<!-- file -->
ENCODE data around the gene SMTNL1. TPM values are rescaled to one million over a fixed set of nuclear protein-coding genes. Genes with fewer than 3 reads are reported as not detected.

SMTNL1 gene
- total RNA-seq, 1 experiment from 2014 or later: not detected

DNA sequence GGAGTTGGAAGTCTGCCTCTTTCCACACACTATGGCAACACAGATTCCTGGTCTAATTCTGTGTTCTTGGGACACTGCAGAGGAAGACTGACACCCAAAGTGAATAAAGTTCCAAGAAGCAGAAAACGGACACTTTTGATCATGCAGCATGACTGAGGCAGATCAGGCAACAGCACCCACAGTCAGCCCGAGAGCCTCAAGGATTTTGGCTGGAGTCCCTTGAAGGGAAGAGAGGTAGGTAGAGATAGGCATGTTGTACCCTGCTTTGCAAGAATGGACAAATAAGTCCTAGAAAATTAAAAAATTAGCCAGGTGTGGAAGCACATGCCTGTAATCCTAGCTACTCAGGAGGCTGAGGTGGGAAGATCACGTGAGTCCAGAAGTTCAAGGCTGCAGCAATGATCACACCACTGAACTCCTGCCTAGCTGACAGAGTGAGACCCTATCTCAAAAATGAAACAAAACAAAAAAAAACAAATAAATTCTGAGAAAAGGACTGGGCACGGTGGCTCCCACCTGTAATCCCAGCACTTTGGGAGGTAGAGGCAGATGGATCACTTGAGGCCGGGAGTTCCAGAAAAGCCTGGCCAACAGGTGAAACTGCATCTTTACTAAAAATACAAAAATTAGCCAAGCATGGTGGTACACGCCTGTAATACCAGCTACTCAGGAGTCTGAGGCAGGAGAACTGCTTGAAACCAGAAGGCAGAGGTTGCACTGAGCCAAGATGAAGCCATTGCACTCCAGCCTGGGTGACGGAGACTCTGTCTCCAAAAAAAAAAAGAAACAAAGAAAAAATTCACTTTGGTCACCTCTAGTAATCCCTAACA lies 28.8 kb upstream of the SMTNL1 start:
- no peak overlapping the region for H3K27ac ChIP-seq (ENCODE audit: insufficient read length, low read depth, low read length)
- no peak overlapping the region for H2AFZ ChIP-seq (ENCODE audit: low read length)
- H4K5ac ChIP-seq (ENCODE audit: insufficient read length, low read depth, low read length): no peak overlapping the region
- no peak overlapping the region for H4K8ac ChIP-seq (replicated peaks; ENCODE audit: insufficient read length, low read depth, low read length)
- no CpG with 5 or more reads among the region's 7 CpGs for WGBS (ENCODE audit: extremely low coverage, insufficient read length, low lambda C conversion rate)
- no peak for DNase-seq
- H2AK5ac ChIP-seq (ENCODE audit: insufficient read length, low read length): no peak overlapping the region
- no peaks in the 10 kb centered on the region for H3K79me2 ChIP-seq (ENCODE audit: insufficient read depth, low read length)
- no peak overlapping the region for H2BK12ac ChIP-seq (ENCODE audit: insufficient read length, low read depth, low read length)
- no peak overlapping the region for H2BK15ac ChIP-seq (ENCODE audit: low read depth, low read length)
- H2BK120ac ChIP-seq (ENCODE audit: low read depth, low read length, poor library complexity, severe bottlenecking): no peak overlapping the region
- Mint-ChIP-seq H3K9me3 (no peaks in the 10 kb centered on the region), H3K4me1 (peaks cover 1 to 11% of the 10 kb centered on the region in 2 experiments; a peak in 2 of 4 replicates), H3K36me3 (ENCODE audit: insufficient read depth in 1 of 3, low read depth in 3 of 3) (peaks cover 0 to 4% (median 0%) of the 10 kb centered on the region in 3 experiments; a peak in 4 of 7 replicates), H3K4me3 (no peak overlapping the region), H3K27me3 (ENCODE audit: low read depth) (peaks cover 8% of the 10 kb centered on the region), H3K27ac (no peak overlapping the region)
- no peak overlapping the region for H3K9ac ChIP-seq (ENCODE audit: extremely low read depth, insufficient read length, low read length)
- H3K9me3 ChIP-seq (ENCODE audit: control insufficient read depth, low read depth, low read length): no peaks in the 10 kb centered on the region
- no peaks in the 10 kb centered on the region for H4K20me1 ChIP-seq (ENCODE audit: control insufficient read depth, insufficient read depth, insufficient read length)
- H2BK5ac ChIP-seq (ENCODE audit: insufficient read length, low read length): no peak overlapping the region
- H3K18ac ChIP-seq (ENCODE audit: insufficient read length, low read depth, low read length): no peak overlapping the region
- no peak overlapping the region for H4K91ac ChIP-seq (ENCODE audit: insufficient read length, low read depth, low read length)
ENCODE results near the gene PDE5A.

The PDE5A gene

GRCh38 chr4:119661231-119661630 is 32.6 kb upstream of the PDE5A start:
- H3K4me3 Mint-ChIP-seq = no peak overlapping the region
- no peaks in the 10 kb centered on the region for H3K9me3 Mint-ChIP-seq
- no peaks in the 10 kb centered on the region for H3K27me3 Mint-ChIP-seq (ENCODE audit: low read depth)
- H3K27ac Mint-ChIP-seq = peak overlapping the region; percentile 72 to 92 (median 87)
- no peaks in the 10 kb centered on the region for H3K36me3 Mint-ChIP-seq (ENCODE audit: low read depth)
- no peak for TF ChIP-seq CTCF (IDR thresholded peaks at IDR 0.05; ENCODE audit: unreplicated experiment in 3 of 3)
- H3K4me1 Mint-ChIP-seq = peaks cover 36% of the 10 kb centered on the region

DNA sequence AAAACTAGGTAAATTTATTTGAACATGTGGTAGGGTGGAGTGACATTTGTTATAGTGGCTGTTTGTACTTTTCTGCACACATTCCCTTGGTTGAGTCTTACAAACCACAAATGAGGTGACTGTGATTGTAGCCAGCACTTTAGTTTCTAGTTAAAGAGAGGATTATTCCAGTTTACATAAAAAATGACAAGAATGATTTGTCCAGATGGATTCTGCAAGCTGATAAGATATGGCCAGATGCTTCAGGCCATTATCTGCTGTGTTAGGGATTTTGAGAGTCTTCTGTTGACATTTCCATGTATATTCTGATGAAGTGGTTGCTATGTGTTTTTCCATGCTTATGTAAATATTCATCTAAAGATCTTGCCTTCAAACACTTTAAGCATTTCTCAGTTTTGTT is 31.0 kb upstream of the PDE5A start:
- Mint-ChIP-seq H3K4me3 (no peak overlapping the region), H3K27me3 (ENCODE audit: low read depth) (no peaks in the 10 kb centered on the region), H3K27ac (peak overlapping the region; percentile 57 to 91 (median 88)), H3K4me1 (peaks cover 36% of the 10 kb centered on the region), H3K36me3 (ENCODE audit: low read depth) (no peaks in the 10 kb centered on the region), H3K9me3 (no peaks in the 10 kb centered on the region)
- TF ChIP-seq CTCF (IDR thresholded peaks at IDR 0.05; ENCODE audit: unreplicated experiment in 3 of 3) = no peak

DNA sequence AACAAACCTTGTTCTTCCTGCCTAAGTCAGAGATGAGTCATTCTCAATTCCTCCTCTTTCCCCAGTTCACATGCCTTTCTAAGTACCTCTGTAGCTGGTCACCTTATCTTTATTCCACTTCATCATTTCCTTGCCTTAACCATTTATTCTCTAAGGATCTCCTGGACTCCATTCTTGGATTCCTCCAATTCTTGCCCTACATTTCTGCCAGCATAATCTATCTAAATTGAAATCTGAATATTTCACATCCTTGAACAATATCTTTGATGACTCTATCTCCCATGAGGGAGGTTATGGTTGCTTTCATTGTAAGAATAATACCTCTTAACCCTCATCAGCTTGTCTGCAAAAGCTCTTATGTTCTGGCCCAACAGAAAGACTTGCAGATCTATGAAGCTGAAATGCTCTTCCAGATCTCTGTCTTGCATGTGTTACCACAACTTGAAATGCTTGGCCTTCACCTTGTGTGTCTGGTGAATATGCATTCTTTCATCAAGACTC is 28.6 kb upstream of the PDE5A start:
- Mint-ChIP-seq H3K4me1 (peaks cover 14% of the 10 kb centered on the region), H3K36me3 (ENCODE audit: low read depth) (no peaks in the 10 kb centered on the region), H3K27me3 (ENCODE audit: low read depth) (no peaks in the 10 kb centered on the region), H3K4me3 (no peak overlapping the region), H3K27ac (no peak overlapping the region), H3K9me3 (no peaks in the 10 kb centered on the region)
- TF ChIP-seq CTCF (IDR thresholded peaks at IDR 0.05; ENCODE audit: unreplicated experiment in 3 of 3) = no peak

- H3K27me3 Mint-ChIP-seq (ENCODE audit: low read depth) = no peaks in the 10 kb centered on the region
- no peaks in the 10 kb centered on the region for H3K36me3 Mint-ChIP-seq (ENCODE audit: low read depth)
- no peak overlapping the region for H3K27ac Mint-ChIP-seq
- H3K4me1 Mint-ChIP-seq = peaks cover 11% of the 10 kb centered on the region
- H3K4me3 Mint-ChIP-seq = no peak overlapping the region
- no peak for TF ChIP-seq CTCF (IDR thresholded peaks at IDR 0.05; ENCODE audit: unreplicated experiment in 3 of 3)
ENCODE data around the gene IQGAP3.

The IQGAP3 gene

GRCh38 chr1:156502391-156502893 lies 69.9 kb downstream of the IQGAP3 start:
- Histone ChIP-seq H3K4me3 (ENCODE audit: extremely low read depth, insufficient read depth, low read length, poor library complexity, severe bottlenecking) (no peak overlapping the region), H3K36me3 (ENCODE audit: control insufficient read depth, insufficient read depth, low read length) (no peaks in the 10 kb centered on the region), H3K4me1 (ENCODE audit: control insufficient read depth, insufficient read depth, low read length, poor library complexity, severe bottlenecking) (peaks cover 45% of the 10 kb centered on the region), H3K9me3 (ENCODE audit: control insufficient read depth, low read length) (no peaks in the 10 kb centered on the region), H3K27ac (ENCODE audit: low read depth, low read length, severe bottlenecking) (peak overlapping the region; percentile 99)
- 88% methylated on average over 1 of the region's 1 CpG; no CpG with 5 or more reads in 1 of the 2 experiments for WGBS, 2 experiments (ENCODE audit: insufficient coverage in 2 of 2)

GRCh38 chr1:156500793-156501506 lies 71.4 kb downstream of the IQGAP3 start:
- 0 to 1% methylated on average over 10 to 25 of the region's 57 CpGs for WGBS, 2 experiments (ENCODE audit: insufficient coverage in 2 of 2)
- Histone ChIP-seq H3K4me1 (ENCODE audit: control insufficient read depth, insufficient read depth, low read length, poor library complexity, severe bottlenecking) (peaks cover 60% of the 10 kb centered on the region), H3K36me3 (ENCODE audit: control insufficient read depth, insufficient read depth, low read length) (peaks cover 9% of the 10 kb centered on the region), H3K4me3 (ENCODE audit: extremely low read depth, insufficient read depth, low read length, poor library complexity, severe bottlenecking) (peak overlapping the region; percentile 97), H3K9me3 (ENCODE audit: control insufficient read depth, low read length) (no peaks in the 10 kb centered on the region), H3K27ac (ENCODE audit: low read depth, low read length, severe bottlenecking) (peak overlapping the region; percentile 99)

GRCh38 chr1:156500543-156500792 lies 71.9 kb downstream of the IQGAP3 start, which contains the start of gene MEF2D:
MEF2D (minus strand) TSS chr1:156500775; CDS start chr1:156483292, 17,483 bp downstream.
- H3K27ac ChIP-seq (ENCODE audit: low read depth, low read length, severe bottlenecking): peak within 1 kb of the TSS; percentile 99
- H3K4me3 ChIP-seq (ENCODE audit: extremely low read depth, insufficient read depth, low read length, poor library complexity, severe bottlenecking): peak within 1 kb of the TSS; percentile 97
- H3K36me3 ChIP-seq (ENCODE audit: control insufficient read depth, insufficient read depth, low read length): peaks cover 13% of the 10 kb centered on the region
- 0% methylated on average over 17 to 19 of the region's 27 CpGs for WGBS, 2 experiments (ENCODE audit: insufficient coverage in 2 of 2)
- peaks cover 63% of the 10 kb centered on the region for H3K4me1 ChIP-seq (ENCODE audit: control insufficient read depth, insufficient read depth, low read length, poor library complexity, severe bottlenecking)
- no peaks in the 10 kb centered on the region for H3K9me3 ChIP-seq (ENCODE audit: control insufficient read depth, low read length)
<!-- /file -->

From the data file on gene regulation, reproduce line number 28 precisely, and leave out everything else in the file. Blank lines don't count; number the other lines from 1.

- no peaks in the 10 kb centered on the region for H3K27me3 Mint-ChIP-seq (ENCODE audit: low read depth)